In the process of this invention, supplemental ammonium nitrogen in the form of anhydrous ammonia or an aqueous solution of anhydrous ammonia is added to the nitrification zone at a controlled rate preferably during periods of low flow and low ammonium nitrogen loading in order to produce a higher nitrifier population without an increase in solids retention time. The higher nitrifier population produces a higher maximum ammonium nitrogen substrate utilization rate which increases overall process efficiency. The additional ammonium nitrogen will not cause any adverse change in the removal of suspended solids or biochemical oxygen demand in the activated sludge process. If the ammonium nitrogen concentration at the effluent end of the nitrification zone rises above a predetermined level then the supplemental ammonium nitrogen addition is terminated. The process can be controlled to increase the total nitrifier population to the extent desired by adjusting the average amount of supplemental ammonium nitrogen on a daily basis. If alkalinity is limted than pH control in the nitrification zone must be maintained. Further objects and advantages of my invention will become apparent from consideration of the drawing and ensuing description therein.
The FIG. is a schematic diagram of a nitrifying activated sludge system illustrating one embodiment of the process of this invention.
The FIG. shows a typical example of the process of this invention deployed in a nitrifying activated sludge system. However, the scope of this invention is not limited to this example. The wastewater flowing through conduit 1 to the nitrification zone 3 may have undergone preliminary treatment such as screening, grit removal and primary sedimentation. In a separate stage nitrification system the influent wastewater will have already undergone treatment for removal of carbonaceous material in for example a preceding activated sludge system, a tricking filter or a rotating biological contactor.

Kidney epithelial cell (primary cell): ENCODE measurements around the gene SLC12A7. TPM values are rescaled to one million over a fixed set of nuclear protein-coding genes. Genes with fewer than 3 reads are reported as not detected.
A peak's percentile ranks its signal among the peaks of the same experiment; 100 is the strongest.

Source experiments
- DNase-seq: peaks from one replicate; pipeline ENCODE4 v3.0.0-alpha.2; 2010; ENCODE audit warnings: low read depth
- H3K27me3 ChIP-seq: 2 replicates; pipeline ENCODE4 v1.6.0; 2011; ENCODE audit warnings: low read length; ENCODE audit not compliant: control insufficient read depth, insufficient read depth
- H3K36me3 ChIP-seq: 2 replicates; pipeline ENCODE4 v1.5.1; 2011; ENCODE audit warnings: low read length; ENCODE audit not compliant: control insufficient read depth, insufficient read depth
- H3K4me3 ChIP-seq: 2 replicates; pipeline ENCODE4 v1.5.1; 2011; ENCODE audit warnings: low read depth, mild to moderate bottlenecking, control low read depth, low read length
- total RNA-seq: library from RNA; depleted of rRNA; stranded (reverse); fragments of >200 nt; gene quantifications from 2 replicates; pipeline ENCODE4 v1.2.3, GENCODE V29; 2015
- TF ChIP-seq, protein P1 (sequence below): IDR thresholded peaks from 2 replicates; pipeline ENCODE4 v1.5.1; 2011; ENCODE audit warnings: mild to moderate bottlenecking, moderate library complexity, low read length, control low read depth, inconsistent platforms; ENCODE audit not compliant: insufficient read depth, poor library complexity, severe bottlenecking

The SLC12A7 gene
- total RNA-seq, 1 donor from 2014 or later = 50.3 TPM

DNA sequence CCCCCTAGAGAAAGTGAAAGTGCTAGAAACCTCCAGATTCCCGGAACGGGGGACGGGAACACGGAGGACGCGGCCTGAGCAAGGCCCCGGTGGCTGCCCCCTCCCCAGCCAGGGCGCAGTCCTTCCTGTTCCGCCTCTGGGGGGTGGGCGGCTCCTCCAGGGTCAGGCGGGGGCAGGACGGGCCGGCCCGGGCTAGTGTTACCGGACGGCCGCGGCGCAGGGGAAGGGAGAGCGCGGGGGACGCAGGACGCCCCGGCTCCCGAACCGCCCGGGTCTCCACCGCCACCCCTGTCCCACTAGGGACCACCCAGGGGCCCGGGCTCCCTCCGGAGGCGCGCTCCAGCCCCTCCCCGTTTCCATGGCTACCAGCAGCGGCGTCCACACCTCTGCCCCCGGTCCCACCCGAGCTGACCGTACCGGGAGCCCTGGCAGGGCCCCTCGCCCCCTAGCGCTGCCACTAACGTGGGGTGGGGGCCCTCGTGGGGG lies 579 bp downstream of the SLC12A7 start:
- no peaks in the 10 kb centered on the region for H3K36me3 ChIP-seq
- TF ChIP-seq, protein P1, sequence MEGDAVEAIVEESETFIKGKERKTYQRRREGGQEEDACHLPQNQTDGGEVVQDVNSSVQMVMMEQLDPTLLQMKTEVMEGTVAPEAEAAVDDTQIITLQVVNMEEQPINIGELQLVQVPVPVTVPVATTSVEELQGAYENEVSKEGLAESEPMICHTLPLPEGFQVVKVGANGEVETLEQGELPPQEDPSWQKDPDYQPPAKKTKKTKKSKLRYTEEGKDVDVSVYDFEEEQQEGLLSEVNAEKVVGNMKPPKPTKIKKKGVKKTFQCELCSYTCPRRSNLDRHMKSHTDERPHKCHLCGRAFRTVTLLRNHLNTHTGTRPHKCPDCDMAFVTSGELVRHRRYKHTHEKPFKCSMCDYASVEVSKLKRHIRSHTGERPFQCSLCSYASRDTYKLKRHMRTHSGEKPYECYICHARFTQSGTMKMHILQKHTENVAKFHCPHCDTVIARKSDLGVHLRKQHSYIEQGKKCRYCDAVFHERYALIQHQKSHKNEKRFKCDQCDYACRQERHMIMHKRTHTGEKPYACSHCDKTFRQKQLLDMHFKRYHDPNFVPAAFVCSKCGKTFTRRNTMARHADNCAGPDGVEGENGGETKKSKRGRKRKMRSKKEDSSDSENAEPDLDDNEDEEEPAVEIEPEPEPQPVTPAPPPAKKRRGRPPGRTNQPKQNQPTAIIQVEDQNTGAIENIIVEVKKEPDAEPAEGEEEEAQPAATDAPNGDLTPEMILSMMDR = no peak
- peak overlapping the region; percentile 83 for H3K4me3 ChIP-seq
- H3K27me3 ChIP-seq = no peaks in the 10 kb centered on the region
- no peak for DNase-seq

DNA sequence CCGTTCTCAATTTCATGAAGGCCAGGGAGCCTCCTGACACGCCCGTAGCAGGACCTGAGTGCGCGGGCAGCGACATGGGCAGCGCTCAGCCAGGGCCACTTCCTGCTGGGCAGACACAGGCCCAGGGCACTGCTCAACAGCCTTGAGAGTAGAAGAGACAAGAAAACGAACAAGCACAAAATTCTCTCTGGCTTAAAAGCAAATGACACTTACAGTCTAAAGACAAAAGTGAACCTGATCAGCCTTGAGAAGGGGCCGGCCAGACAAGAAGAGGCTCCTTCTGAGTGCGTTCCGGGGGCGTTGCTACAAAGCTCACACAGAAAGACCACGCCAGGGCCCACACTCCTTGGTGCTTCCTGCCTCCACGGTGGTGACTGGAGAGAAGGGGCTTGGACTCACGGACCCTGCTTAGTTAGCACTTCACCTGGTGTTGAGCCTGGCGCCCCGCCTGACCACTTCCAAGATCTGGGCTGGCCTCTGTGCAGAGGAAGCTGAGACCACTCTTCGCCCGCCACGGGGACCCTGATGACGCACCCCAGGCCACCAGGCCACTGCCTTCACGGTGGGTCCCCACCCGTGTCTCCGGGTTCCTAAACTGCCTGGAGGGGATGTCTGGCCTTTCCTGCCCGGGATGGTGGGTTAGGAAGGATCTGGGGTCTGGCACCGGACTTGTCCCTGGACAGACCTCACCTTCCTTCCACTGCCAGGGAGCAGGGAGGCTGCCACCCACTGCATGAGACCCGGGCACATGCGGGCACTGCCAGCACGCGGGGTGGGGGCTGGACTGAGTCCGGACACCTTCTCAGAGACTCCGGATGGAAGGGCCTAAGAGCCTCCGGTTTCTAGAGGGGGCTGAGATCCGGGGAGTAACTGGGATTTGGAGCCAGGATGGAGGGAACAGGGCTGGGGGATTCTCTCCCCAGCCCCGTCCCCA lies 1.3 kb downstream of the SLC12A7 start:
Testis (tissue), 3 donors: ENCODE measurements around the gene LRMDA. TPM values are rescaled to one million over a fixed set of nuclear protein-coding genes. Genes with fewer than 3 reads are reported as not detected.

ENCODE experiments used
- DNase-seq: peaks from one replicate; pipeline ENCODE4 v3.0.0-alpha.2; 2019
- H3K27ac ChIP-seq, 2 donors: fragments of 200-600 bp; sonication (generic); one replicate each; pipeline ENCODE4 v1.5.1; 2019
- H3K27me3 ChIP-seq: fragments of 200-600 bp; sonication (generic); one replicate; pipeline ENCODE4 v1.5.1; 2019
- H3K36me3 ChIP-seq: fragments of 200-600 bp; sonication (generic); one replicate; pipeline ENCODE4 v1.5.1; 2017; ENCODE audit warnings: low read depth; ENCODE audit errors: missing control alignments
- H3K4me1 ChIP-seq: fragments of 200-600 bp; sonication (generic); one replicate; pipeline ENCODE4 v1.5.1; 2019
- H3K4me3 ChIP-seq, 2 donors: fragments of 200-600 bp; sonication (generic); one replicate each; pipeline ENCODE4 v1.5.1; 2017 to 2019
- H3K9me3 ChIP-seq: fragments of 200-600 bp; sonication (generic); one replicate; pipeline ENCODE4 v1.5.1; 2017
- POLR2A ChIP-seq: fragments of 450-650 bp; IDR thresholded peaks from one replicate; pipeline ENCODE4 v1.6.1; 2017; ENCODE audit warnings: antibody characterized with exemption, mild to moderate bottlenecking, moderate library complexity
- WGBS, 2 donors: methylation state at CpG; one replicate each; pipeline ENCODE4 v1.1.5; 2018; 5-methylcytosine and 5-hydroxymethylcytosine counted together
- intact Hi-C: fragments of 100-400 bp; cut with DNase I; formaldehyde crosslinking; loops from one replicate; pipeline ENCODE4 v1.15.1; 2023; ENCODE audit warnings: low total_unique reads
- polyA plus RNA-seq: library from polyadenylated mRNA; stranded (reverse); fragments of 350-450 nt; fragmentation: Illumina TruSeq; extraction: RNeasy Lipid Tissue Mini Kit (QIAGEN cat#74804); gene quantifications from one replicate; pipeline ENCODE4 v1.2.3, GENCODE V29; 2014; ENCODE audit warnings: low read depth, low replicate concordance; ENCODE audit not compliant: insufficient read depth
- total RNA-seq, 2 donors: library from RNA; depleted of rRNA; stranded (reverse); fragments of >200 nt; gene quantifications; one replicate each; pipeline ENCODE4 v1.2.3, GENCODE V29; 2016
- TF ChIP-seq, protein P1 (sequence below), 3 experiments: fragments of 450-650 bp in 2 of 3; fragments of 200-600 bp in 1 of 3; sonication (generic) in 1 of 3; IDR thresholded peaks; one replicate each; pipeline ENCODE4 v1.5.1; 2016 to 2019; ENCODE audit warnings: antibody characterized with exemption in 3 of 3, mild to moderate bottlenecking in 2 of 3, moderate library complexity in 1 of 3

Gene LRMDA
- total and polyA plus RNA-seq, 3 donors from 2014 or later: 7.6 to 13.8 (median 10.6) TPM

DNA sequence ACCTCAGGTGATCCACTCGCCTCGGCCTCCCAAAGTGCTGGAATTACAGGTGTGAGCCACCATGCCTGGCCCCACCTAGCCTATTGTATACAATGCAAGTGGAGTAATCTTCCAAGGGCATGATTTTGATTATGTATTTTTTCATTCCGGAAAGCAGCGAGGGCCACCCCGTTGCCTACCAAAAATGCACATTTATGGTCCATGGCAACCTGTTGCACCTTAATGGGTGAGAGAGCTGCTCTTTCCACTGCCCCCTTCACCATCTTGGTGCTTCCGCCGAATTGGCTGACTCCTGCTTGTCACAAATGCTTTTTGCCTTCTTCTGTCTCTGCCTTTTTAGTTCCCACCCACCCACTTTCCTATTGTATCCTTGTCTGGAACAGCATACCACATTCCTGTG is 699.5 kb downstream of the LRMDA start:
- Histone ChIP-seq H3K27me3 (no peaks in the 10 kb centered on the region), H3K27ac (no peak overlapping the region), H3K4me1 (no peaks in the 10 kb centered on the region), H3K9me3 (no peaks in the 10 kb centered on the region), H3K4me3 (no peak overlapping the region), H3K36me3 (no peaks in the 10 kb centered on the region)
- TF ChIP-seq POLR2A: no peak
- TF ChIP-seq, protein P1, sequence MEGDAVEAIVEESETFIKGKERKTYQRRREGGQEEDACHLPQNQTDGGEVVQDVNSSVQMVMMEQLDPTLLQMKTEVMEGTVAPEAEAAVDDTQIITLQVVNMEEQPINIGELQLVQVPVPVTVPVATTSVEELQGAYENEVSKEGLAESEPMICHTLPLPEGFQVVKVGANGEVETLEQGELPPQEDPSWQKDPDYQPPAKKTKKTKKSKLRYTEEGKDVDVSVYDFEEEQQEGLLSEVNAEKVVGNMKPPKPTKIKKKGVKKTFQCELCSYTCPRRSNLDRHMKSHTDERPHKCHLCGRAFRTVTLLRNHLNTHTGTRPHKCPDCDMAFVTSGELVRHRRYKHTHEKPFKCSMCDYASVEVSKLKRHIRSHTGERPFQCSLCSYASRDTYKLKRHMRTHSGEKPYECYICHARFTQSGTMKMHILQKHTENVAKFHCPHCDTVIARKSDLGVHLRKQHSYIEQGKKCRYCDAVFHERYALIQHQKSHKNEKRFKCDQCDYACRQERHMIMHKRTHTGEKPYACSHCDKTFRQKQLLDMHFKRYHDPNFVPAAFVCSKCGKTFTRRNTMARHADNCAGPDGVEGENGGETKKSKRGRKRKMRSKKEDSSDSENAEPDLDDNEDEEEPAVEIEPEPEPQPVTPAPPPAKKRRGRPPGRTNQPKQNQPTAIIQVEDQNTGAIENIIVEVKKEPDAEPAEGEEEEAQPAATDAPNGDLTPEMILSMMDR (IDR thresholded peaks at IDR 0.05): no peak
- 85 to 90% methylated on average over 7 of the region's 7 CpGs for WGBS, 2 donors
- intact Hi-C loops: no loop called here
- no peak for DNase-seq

The nitrification zone 3 may be any type of activated sludge aeration basin in which some degree of nitrification of the wastewater can be achieved. This includes plug flow and completely mixed aeration tanks. It may include for example activated sludge process variations such as conventional aeration, step feed aeration and extended aeration systems. Also included are mechanically aerated systems, diffused air systems and systems utilizing oxygen enriched gases or pure oxygen. The nitrification zone 3 may be immediately preceeded or followed by other treatment steps such as anoxic denitrification. Generally, the nitrification zone 3 should be considered to be a step in any simple or complex suspended growth treatment process capable of sustaining nitrification of the wastewater under treatment.
In the example shown in the FIGURE the wastewater supplied through conduit 1 and the recycled activated sludge transported by conduit 5 are continuously introduced into the nitrification zone 3 and kept under aeration. The mixed liquor from the nitrification zone 3 is conveyed to the clarifier 7 by conduit 9. The solids in the mixed liquor from the nitrification zone 3 are settled out in the clarifier 7 and recycled to the influent end of the nitrification zone 3. Excess biological solids are removed from the system by conduit 11 as required. The clarified wastewater is directed through conduit 13 to other treatment processes, if any.